After being cited by solar enthusiasts the world over including pv magazine as an example of the power of solar on Wednesday, the Philae comet landing craft could yet come to embody the pitfalls of the renewable energy.
The initial euphoria surrounding the feat of a first-ever landing on the surface of a comet this week was swiftly tempered by the news failures in the thrust system and grappling harpoons on the lander left it upended in shadow and swiftly running down its batteries.
The world watched as the Philae lender sent back its first images of the surface of comet 67P/Churuyumov-Gerasimenko on Wednesday but European Space Agency (ESA) scientists fear its primary batteries could have run out by Friday night.
The failures in the thrust system and harpoons during landing saw Philae bounce twice before settling on the comet's surface 1 km away from its intended landing point and on its side in shadow.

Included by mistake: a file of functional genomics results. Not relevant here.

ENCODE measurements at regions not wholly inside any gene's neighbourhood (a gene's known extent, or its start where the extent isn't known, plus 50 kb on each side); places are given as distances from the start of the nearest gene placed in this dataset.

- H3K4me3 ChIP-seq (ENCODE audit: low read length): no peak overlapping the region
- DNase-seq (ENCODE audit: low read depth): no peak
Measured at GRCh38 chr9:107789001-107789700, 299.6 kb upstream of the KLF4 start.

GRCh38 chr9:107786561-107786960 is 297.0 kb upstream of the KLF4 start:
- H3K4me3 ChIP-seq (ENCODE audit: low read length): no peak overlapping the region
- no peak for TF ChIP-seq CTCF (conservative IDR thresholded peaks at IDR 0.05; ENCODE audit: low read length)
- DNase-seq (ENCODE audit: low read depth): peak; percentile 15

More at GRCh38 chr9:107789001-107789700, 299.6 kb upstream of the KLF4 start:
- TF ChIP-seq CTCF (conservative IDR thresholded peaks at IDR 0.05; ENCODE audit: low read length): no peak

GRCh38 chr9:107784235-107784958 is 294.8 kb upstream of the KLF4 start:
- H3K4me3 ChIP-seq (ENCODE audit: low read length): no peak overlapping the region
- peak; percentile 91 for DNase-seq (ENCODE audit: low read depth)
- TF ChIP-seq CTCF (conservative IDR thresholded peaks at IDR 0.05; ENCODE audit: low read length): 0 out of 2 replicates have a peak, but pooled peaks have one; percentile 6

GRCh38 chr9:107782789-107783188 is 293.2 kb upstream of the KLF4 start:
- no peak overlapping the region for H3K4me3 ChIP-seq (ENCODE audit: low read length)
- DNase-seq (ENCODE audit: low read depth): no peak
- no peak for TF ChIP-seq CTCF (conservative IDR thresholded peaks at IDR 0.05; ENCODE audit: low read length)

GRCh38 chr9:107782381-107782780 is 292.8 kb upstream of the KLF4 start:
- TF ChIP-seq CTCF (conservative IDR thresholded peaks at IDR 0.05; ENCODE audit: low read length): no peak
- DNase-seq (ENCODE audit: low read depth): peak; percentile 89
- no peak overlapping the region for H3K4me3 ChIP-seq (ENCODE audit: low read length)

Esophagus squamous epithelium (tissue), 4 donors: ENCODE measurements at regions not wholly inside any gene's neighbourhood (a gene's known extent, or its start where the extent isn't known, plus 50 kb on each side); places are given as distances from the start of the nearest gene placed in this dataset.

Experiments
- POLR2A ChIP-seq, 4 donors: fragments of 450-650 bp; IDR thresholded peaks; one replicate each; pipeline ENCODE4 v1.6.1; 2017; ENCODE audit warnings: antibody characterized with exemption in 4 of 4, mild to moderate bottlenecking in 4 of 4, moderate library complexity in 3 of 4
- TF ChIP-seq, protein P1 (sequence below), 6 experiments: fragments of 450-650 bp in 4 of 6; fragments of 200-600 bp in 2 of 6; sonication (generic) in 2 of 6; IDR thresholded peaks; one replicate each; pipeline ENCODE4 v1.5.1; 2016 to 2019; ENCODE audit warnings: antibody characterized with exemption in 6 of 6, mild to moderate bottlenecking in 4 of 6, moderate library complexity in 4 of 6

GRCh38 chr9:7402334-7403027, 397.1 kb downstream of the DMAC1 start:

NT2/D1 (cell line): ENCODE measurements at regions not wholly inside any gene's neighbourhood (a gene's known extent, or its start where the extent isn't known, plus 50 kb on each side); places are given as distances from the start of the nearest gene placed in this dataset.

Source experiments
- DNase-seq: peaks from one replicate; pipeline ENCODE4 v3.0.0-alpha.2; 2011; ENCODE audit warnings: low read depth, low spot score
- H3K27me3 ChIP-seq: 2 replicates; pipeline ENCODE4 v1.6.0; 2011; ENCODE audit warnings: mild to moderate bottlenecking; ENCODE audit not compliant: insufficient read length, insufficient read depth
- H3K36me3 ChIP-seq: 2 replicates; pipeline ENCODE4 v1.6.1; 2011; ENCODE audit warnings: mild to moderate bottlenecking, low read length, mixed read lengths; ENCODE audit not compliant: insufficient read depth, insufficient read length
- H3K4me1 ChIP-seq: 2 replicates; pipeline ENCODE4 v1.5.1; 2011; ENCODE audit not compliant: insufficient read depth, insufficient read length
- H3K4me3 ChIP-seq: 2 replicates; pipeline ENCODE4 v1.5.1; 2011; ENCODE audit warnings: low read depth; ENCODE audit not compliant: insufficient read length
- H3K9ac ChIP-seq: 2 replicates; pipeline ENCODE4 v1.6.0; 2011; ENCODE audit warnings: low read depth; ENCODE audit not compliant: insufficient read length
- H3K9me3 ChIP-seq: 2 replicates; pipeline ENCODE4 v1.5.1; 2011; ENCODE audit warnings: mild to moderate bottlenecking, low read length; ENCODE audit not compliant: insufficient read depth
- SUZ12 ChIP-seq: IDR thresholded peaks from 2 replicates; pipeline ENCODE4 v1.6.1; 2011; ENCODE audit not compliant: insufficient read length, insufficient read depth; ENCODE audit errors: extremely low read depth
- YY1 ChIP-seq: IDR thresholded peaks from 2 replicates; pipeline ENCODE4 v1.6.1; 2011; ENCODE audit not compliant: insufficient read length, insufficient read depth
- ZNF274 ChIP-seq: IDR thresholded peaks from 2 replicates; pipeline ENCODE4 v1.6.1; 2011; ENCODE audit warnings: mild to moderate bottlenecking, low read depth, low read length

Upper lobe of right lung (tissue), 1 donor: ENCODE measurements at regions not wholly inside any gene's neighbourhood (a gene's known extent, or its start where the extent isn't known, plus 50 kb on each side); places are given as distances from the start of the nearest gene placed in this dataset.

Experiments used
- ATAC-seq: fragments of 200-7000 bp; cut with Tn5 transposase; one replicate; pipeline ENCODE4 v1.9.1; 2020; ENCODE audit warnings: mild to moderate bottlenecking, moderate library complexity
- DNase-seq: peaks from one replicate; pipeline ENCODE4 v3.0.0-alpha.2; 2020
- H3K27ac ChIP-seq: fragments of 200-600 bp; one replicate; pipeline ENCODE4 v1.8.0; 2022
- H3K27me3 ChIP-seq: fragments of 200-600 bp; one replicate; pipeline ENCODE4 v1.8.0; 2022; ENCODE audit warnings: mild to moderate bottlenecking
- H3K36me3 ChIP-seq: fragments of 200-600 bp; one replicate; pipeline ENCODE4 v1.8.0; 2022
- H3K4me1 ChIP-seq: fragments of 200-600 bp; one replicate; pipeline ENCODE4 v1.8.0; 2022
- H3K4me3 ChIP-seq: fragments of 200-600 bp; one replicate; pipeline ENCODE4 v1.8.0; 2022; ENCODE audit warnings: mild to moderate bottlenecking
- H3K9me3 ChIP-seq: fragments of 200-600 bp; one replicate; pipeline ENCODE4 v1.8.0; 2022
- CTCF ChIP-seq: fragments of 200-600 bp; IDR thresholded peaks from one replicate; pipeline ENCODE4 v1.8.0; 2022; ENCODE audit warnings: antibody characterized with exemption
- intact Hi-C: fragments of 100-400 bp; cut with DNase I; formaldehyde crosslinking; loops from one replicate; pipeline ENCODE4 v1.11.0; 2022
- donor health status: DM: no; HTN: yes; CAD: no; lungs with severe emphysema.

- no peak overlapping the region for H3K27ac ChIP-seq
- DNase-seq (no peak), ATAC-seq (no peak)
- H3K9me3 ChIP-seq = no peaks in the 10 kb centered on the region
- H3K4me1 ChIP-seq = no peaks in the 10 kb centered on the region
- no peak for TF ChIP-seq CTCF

In fact, according to reports in the Guardian newspaper and on the Extreme Tech website, the agency does not know exactly where Philae landed and has been using cameras on its Rosetta mothership to try and find it.
Philae was supposed to be receiving between six and seven hours of sunlight in every 24-hour cycle but is only getting 1.5 hours and as a result, its primary battery is running down without sufficient sunlight to charge its secondary batteries.
The ESA has been trying to instruct the lander to turn towards the sun a difficult operation without knowing where it is and with the device upended and otherwise face the choice of putting the lander into hibernation mode in the hope of more favorable sunlight conditions in future or of trying to use Philae's movable legs to ‘hop' it into sunlight.
The lander has already supplied vital information about the comet and if it appears likely its useful life may be short, the ESA may opt to try and drill into the comet something scientists have held off from doing given the absence of the grappling harpoons which were meant to steady Philae while such an operation is performed.
What this or that space.
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